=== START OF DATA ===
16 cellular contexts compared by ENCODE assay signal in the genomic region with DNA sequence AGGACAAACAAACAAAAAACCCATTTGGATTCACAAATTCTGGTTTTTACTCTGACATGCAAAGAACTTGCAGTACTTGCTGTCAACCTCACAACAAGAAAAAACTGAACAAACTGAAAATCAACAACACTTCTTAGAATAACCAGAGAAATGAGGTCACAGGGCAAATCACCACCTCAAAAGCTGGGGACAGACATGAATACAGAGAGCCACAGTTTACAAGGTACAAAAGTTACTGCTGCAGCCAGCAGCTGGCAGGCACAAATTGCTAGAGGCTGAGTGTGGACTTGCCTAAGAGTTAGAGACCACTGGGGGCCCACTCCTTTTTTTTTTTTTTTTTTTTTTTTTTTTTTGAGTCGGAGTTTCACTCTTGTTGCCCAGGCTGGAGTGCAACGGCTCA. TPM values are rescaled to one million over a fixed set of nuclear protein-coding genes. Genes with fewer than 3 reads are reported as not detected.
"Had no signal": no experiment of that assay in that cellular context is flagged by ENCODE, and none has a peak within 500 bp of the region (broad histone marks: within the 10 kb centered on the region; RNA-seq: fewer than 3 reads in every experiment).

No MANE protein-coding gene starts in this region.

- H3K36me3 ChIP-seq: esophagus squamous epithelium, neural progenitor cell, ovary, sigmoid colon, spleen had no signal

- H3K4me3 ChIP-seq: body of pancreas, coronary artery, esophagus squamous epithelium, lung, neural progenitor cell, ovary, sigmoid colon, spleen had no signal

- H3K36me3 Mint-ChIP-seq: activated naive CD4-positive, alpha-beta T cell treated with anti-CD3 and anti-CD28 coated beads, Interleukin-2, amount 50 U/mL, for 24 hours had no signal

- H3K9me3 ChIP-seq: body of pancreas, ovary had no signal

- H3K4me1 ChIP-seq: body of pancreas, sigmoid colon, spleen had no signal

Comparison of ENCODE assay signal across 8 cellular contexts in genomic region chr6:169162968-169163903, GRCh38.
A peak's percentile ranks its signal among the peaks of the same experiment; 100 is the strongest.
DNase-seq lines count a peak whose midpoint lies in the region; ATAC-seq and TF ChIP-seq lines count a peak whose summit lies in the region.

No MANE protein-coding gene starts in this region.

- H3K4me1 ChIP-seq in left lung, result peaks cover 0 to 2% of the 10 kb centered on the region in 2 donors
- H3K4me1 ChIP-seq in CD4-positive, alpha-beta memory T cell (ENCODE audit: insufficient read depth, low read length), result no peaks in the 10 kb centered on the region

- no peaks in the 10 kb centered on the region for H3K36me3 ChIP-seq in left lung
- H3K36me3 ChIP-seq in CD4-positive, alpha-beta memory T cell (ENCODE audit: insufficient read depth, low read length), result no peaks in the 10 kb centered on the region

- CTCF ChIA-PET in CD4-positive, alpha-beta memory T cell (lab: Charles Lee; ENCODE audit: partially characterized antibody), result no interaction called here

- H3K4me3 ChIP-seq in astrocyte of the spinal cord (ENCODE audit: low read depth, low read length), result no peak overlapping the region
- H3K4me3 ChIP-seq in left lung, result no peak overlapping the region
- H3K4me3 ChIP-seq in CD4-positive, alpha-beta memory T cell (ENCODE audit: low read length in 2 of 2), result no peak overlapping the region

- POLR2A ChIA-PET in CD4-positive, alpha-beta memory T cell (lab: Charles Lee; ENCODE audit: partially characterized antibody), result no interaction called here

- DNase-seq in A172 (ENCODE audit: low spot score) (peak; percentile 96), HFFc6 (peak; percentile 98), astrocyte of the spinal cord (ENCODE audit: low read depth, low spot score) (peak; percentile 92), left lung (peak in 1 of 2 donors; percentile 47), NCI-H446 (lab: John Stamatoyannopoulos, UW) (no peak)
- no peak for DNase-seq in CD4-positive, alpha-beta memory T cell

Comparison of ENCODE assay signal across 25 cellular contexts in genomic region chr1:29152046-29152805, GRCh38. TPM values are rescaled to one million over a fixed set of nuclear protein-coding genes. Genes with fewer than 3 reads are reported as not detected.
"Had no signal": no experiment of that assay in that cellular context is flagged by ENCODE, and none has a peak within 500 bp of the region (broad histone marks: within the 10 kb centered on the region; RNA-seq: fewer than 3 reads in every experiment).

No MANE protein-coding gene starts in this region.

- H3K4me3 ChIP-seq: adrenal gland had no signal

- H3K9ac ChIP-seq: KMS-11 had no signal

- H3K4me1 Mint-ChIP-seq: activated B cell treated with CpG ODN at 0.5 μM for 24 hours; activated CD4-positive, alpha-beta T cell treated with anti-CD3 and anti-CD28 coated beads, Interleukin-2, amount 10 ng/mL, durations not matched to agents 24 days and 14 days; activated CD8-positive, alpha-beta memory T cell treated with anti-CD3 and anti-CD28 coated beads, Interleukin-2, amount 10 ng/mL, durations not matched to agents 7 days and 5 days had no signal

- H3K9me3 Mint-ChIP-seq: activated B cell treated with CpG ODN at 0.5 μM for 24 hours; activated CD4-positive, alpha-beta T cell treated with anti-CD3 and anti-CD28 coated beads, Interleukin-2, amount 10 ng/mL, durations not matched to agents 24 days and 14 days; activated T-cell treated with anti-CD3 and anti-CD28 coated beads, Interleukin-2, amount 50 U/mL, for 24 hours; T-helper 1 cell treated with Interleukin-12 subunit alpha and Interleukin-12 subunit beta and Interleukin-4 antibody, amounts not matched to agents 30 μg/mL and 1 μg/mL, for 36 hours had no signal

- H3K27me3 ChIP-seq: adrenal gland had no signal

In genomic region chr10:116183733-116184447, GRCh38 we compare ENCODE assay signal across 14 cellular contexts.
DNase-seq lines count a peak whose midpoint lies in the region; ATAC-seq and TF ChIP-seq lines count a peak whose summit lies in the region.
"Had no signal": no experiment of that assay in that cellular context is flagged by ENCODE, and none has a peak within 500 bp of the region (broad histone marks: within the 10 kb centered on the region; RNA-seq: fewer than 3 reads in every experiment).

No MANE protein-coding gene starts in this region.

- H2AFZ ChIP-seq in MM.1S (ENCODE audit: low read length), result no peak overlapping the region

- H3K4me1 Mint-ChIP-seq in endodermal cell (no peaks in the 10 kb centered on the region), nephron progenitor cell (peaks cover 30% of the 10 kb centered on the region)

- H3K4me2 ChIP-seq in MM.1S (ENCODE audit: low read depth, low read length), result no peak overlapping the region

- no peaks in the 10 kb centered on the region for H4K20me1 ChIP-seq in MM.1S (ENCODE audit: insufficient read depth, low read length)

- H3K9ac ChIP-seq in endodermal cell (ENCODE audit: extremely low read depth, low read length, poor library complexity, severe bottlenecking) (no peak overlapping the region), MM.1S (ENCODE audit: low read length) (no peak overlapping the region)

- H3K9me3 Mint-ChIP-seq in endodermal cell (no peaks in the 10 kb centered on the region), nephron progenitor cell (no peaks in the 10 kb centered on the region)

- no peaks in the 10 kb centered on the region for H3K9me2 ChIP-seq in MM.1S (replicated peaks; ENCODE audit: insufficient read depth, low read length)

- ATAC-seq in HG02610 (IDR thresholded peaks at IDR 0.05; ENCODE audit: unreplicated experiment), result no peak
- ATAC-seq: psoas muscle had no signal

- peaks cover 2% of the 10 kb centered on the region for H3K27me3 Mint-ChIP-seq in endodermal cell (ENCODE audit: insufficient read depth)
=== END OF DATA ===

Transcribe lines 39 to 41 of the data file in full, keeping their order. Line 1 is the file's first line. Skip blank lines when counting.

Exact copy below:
- no peaks in the 10 kb centered on the region for H4K20me1 ChIP-seq in MM.1S (ENCODE audit: insufficient read depth, low read length)

- H3K9ac ChIP-seq in endodermal cell (ENCODE audit: extremely low read depth, low read length, poor library complexity, severe bottlenecking) (no peak overlapping the region), MM.1S (ENCODE audit: low read length) (no peak overlapping the region)

- H3K9me3 Mint-ChIP-seq in endodermal cell (no peaks in the 10 kb centered on the region), nephron progenitor cell (no peaks in the 10 kb centered on the region)